Another new year, another full college line-up
by John Pixley
RuPaul isn’t on the list. But Arianna Huffington and Desmond Tutu are on the list. So are Ken Kesey, Anderson Cooper, William F. Buckley, Bono and Spike Lee.
Mitt Romney, Jonathan Frazen and Anita Hill are on the list, as are Oliver Sachs, Tony Kushner, Elie Wiesel and Karl Rove. Others on the list include Billie Jean King, Steve Forbes, Seamus Haney, Dianne Feinstein, Condoleezza Rice, Ralph Reed, Jesse Jackson, Joyce Carol Oates and Antonin Scalia.
They are all on the list of people who have spoken at the Marian Miner Cook Athenaeum at Claremont McKenna College. A few, like Bono, Anderson Cooper, Spike Lee, Ken Kesey and Karl Rove, didn’t speak at the Athenaeum—they spoke at bigger venues like Bridges Auditorium and McKenna Auditorium—but the talks were all presented by the Athenaeum.
The list takes up a full page of a triptych pamphlet, which appeared this last fall, describing the Athenaeum (“the Ath,” as is often called) and its speakers program. There are plenty of other names on the list. Names like Philip Glass, Bill Clinton, John Irving, Michael Eisner, T. Boone Pickens and Reggie Jackson.
There are also many, many names of people who have spoken at the Athenaeum that aren’t on the list. RuPaul, arguably the best-known drag queen, with his own TV show, is one. I remember him strutting in, making an entrance, not in drag but in a plaid suit and with his shaved head gleaming, and speaking about growing up different. Not that this is anything like a slight. There are plenty of others, hundreds of others, who have spoken at the Athenaeum that aren’t on the list. There may be thousands.
That’s because, during the semester, it’s not unusual for the Athenaeum to feature talks every evening, Monday through Thursday. That’s four talks a week, more often than not. Plus, there are sometimes lunchtime talks.
I don’t know if the Athenaeum has had this schedule since its inception in 1970, but this has been the schedule in the 15 or 20 years that I have been going there. I haven’t gone to every talk in those years—not by a long shot—but I figure I’ve gone to hundreds.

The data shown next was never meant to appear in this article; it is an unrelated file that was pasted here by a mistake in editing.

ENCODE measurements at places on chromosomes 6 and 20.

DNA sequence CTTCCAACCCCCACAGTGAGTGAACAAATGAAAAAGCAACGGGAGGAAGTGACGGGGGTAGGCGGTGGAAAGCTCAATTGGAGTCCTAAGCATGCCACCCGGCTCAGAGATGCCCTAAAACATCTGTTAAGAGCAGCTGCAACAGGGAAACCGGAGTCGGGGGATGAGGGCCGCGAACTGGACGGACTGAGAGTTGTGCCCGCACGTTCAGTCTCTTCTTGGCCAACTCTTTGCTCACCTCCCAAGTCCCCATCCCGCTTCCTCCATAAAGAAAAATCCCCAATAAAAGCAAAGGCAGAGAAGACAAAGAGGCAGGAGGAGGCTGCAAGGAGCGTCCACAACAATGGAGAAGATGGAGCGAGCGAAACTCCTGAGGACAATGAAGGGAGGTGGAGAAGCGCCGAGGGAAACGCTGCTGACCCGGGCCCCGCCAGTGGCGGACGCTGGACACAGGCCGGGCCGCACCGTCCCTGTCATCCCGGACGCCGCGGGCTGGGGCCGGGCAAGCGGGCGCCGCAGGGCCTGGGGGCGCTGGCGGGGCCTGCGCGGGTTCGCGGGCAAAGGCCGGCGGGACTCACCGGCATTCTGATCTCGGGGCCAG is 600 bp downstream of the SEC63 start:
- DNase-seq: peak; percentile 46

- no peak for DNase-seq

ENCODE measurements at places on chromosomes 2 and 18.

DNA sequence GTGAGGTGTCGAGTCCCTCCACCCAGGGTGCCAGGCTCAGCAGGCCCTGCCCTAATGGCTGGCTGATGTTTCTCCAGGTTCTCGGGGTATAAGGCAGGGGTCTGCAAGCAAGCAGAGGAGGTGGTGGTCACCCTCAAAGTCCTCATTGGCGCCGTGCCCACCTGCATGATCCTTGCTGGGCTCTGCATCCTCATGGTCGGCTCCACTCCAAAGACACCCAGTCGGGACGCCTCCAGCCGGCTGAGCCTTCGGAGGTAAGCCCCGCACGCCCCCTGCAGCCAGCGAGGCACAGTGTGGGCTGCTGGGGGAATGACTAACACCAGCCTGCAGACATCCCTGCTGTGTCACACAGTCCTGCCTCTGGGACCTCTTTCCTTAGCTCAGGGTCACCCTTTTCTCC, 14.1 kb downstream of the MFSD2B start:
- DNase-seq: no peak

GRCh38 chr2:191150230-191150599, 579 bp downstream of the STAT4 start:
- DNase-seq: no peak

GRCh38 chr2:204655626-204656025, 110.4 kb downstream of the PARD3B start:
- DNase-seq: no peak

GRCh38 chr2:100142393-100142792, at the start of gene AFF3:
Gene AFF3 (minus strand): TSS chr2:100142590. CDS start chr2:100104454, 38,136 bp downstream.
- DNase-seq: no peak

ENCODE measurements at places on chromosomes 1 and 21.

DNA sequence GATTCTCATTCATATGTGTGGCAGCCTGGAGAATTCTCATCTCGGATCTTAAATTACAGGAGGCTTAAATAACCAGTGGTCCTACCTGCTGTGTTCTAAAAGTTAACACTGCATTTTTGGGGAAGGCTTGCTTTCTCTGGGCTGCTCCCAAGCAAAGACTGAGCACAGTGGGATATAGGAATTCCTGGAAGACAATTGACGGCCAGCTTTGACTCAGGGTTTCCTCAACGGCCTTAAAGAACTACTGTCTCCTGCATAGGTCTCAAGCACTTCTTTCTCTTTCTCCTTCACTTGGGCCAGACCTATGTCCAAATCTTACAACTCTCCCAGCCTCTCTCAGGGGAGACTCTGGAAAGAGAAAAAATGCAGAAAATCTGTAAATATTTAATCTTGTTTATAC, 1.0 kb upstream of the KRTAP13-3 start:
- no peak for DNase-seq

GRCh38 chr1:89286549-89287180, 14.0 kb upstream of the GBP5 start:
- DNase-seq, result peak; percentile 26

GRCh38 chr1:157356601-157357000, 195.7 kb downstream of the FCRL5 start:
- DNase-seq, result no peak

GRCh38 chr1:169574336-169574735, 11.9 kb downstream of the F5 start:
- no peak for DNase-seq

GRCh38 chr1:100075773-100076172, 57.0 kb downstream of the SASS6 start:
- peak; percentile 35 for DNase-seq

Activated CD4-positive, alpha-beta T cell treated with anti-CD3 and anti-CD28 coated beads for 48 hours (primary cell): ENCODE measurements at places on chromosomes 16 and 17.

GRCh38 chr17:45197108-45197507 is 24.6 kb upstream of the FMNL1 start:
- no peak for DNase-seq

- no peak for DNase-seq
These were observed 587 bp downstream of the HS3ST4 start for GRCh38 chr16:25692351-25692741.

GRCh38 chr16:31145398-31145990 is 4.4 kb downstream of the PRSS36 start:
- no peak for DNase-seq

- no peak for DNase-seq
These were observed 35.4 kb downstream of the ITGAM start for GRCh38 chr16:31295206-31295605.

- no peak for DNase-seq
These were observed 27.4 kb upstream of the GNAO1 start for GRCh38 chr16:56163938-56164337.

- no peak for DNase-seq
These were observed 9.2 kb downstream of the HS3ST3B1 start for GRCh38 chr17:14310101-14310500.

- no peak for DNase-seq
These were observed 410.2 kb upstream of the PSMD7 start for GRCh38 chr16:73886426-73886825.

That there have been so many talks at the Athenaeum is almost as extraordinary as who has spoken there. Indeed, as it’s pointed out in the pamphlet, the Ath is “unique in US higher education,” and many of the speakers make note of how special the Athenaeum is. They often remark that it is a real honor to be included among the speakers there.
I go for the talks, but the Athenaeum is also unique and known because of the food that is usually served before the talks. As noted in the pamphlet, in a note from CMC President Hiram E. Chodosh, “The Ath is a culinary experience.” For those who pay for lunch or dinner—and most likely free for the students—the meals look quite nice, even elegant, and are reportedly very good.
With all this in a beautiful setting, complete with displays of original artwork that change from time to time, the Athenaeum is an one-of-a-kind experience. All the more so for being on a college campus. As President Chodosh writes in his welcoming note, “The high-caliber speakers, social and intellectual energy, delicious food and captivating setting together create a transformative experience.”
What’s more, the Athenaeum, as remarkable as it is, is just one offering at the Colleges. The Athenaeum isn’t the only place on the campuses where one can hear speakers. The other Colleges have a steady parade of speakers, many of which are well-known and distinguished. Just one example is Pomona College hosting US Supreme Court Justice Sonia Sotomayor last semester. Scripps College has its Humanities Institute lecture series and Harvey Mudd College has a series of talks, both with a different theme each semester.
Of course, there are a number of other speakers at the Colleges, other than in these and other themed series. These include some at Pitzer College by those involved in social movements and activism, which are often not widely advertised.
It is not unusual for me to go to an after-dinner talk at the Athenaeum at 6:45 and then go on to another talk at another College. Who needs TV!
It also seems to me that this has been more and more the case in the last five or 10 years. It seems that the Colleges, perhaps inspired by the Athenaeum, have grown to attract a remarkable number of presentations.
And I’m just talking about speakers. There are also all the concerts and recitals, plays and films and other presentations. Some are by students, and some are by professional artists. Many of these are free, like the talks, or involve a nominal fee.
It’s a lot to look forward to, as we start a new year and as the students start coming back from winter break for the spring semester, which tends to be even busier than the fall.
That’s just at the Colleges. We are reminded of this this week, as we will kick off the new year with the dedication of the new stage at Shelton Park in the Village. Not only is the new stage a nifty opportunity for the city and the Colleges to collaborate, it is yet another thing to do in Claremont.